Dr. Allard, Dr. Arthur, and their mother had a family meeting, and it was decided that Alice would not be permitted to see her friend again. In the meantime her friend had secretly met her and slipped a ring on her finger and told her to consider it an engagement ring. She was ecstatic. They were very much in love.

When Dr. Allard saw the ring, he demanded that Alice remove it and give it to him so he could return it to the young man. She removed the ring, promising that she would return it, but she slipped it on a ribbon and tied the ribbon around her neck, concealing the ring beneath the collar of her dress.

In another family meeting, it was decided that Alice would be sent to Charleston to attend school so that she would forget about her beau. This was against her wishes, and she went reluctantly, but there was nothing she could do about it.

Alice cried for hours before she unpacked her trunk. She disliked everything she’d ever heard of Charleston: the mansions set far back from the bay, the almost-noble aristocracy, the societies that afforded merriment for the upper class, and most of all, the school where she was now stuck! Tears ran down her cheeks and fell on her dress, the one she treasured above all others, the soft white one with the wide ruffle that served as a collar as well as sleeves, for it draped over her shoulders and arms to her elbows.

When she had finished unpacking, she pushed her trunk under the bed. It was only then that she looked around the room that she was to occupy. The bed looked comfortable, but the curtains were of a coarse gauze, and the entire room lacked color. It lacked Warmth. Everything was so different in Charleston, and she missed her young man so much.

Several weeks passed before Alice began to get accustomed to the city. The pace wasn’t quite so leisurely as at Murrells Inlet, and the sounds were startling. There was much screaming and talking when the fishing fleets came in at sunset, some of the fishermen taking care of the sails and cleaning the boats while others prepared the fish for market. Other sounds that surprised Alice were the street cries. Shrimp men chanted ”shrimpy-raw-raw-,” while vegetable women carried their products in huge baskets balanced on their heads as they called out, ”vejjy-tuble, vejjy-tuble!” Then, there was the rattle of empty milk tins being taken from doorways and full ones left in their places, the ice wagon and the clop,clop of the robust horses that pulled it, and the fire engine’s clanging bell as it rushed to a fire. She could hear the chimney sweeps on the roofs and the lamplighters in the evening. Though Alice did her best to adjust to Charleston and apply herself at school, she did not forget her turpentine dealer back home for one minute.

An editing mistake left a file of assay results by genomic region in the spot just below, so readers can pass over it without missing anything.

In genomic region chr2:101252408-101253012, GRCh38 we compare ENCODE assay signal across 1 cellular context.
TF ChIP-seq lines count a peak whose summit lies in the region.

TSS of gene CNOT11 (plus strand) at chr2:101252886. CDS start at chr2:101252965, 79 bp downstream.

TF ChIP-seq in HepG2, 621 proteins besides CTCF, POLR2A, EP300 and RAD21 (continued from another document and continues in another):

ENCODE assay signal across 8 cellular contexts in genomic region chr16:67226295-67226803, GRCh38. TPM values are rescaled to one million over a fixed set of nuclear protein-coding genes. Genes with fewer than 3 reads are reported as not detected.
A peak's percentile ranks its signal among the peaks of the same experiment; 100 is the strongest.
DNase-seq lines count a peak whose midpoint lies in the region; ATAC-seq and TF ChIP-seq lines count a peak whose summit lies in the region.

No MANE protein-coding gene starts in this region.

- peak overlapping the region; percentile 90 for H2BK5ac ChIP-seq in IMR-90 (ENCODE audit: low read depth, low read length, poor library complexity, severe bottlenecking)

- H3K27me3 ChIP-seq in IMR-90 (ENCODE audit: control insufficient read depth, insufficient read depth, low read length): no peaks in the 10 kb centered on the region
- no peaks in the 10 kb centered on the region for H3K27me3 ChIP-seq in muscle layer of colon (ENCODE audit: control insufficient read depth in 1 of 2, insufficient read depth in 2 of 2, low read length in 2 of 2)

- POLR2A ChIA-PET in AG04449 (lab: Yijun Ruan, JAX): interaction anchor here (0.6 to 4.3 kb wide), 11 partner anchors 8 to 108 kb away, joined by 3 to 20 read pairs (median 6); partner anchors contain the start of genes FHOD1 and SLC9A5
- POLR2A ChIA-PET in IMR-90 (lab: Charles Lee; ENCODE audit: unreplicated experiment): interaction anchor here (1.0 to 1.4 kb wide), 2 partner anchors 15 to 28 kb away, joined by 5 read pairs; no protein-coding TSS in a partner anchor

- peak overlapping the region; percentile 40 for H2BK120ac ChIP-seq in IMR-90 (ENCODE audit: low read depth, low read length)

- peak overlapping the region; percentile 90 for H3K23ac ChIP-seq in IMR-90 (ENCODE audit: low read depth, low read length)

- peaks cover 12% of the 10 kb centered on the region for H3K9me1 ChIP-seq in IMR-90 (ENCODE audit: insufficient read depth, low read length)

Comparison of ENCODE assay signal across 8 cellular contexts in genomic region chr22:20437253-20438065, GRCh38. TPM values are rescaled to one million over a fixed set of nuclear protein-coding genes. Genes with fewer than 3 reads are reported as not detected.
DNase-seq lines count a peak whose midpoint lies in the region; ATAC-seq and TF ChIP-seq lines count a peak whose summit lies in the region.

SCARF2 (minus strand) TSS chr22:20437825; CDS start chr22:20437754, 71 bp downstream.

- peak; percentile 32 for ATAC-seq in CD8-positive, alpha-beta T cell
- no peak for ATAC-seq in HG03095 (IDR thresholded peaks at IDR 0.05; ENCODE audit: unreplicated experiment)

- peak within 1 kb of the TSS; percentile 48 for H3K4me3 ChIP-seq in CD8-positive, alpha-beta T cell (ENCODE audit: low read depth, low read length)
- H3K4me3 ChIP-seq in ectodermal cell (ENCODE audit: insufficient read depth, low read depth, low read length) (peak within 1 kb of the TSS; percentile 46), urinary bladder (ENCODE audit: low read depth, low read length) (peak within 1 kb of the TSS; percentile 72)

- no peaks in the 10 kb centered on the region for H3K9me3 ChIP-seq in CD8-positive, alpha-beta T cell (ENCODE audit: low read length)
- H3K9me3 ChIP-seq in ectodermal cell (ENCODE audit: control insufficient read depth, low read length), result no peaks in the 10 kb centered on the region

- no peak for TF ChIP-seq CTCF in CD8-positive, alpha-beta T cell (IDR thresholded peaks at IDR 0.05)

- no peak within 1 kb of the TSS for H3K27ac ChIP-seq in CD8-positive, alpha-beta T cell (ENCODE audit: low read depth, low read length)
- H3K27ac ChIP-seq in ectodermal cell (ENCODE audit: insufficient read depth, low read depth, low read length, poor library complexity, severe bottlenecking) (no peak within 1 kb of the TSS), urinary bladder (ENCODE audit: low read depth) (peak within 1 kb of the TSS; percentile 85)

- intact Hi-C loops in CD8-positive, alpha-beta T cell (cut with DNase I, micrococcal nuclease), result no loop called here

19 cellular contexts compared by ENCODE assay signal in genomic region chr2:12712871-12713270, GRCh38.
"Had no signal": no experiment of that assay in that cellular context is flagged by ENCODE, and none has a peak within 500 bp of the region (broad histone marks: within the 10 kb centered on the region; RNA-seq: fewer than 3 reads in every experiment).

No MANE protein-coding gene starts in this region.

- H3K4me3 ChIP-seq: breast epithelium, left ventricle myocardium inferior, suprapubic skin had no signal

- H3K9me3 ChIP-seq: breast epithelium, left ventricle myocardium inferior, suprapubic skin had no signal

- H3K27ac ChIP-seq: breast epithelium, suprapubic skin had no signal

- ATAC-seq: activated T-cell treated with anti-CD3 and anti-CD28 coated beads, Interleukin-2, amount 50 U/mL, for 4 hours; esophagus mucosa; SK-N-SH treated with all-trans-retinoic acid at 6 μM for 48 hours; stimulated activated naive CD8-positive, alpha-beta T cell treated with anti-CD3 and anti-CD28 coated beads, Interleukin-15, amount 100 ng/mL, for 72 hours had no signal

Although he was considered to be ”beneath the notice of a Flagg,” she loved him with all her heart. Many times a day she pressed a hand to her chest to make sure her ring was still hanging on the ribbon around her neck.

Late on night, after attending a ball at the St. Cecilia Society, Alice became ill. The physician concluded that she was afflicted with malarial fever. Her family must be notified immediately, he told the school authorities.

When word of Alice’s illness reached Dr. Allard Flagg, he left The Hermitage at once for Charleston in his carriage. By the time he reached Alice’s bedside, she was delirious. Dr. Allard gave her some medication and ordered that her trunk be packed. He was taking her home to The Hermitage.

The journey to Murrells Inlet was not an easy one. It was raining, and the sky was dark with heavy clouds. There were seven rivers to be crossed by ferry and the roadways were sandy and the edges ill-defined, causing the carriage to slip into a ditch at times. Finally, Dr. Allard arrived between the avenue of oaks leading to The Hermitage. When the frail girl was lifted from the carriage, her brother saw that she was much, much worse.

Alice Flagg drifted into and out of consciousness all night long. Sometime during that first night she was back in her home in Murrells Inlet, she reached for the ring on the ribbon. It was not there! She begged, weakly, ”I want my ring. Give me my ring.” But her ring was not returned to her. By morning she was dead.

The body of Alice Flagg was dressed in her favorite white dress, and she was buried in the Flagg family plot at All Saints Cemetery near Pawleys Island. A plain marble slab was placed over her grave. Only one word is on the slab – ALICE.

Many times since the death of Alice Flagg there have been accounts of her being seen at The Hermitage. She comes in the front door and moves silently up the staircase to the bedroom that belonged to her. Sometimes she comes early in the evening, and at other times she makes her visits late a night.

Also, it is said, she has been seen in the ancient graveyard at All Saints Church. But wherever she is seen, she always seems to be searching for something, while holding her hand over her chest.